Another big component to this debate is interbreeding – how exactly does it fit into this story? Under which circumstances and to what extent this may have taken place can radically alter the view we have of how modern humans and Neanderthals interacted over the space of time they shared Eurasia. It certainly impacts on our view of the social side of things; it means that genes were exchanged and our genetic makeup was altered, an effect that was felt not just there and then in Ice Age Eurasia but all the way up until this day. It also means Neanderthals did not die out in the strictest of senses, because part of their DNA still survives in us.
As mentioned above, there is a family relation; by at least c. 500,000 ago one group of what is generally thought to have been Homo heidelbergensis upped and left Africa, journeyed all the way to Europe and somewhere in those regions gradually developed into Neanderthals, while the portion of Homo heidelbergensis that was quite alright with Africa and stayed behind became part of the eventual development towards Homo sapiens (who appeared by around 200,000 years ago).
By the time these two sister groups would meet in person, there were some differences – Neanderthals had stockier builds and big heads with brow ridges, lacking a proper chin, and modern humans had tall, slender skeletons and heads with chiselled chins and faces tucked in under our braincases. However, both hunted and gathered, used well-crafted tools to survive, and show evidence of things like fire usage and burials.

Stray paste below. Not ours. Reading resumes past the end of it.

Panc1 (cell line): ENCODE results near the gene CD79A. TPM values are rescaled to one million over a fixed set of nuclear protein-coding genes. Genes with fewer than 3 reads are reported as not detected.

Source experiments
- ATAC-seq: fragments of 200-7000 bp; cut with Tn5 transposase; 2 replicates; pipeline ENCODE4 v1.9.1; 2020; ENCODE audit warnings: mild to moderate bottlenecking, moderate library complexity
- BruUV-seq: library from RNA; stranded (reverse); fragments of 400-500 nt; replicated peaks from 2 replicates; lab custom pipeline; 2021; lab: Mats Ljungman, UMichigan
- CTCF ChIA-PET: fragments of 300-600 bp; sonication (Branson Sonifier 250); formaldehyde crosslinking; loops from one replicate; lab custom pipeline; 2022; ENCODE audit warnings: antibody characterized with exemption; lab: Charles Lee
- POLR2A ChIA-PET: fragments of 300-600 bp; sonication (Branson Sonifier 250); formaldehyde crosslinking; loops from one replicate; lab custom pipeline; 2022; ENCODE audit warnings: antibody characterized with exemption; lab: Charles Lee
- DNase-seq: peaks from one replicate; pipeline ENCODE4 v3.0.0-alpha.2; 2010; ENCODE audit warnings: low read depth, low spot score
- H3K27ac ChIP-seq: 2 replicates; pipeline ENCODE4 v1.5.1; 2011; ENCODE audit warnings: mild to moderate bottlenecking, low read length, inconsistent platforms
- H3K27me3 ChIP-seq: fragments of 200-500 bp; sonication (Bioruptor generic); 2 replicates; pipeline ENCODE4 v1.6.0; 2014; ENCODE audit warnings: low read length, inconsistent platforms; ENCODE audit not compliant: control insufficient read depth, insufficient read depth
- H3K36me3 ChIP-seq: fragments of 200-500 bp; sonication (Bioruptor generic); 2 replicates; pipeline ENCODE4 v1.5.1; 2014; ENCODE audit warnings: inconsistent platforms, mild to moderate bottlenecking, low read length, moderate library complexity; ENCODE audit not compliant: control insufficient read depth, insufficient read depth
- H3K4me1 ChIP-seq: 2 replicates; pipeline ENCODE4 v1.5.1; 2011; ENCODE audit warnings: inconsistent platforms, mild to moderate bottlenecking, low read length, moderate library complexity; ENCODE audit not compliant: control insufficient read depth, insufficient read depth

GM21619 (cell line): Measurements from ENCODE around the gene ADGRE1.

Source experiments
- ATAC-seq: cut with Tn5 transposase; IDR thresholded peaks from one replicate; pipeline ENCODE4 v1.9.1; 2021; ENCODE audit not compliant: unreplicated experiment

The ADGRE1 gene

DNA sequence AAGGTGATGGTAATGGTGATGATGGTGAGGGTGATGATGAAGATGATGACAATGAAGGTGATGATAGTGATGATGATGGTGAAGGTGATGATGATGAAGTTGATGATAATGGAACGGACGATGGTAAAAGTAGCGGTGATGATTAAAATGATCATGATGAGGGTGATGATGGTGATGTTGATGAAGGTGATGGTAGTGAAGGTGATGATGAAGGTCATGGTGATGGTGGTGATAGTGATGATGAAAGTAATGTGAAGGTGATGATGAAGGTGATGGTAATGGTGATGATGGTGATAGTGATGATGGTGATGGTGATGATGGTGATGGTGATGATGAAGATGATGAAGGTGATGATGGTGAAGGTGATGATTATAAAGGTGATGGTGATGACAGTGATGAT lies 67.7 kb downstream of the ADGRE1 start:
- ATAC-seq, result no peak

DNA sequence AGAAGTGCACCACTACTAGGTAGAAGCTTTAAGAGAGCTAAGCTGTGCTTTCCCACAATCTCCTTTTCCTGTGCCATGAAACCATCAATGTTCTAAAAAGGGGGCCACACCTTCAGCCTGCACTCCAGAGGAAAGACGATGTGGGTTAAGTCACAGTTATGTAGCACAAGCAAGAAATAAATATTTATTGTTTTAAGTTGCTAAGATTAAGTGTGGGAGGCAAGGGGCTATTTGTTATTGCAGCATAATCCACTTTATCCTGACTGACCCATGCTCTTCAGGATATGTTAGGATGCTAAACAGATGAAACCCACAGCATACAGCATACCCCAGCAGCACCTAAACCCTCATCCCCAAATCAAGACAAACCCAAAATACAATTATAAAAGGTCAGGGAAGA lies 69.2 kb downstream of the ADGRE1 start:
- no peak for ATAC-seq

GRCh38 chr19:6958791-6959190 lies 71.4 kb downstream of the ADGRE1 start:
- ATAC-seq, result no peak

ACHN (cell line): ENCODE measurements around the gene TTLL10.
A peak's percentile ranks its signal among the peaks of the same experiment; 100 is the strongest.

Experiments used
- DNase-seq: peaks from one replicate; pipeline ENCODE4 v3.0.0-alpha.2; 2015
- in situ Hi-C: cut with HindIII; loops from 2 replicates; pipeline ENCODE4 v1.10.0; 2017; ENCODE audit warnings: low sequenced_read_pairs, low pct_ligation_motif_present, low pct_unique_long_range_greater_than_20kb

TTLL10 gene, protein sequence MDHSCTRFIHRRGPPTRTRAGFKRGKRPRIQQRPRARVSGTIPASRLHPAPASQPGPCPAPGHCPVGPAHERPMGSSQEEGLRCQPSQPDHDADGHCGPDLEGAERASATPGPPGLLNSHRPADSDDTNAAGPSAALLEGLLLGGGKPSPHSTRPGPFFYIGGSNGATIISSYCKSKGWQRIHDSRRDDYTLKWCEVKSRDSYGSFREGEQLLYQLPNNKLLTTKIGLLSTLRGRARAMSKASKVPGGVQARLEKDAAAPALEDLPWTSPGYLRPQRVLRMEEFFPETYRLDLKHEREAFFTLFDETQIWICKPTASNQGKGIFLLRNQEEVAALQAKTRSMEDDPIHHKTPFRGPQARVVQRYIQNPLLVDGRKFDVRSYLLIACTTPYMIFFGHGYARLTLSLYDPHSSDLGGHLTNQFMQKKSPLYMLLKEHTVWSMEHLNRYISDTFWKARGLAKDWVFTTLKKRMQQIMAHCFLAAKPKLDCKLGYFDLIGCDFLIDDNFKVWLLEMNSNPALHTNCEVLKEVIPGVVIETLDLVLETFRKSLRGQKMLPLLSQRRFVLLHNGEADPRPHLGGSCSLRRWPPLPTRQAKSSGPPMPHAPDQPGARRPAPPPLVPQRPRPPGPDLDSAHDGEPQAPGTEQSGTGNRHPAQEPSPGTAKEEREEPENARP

Tabun Cave in Israel, which is associated with (among others) Neanderthal remains and tools. / Photo by UK in Israel, Flickr, Creative Commons
Both genetic evidence and archaeological finds seem to support the Near East as the place of first contact. This area shows (so far) the earliest evidence of Homo sapiens outside of Africa, at the sites of Skhul and Qafzeh in Israel, where burials have been dated to be older than 100,000 years ago – and perhaps even up to a staggering 130,000 years ago. Moreover, Neanderthals are also known to have been present here, at neighbouring sites such as Tabun Cave and Kebara Cave. Evolutionary geneticist Svante Pääbo envisions a possible scenario where modern humans may have moved into these Near Eastern caves when the climate was warmer and more suited to their needs, whereas Neanderthals could have been pushed that far south in colder periods, likely resulting in these two species meeting at least at some point within the long period of time they weaved in and out of the same region. This Near Eastern setting is also the most logical explanation for the very early presence of Homo sapiens DNA in a set of Neanderthals found in the Altai Mountains in Siberia, as the data indicates that ancestors of these Neanderthals must have met and interbred with modern humans around 100,000 years ago.
THE MAIN INTERBREEDING EVENTS WE CAN TRACE TODAY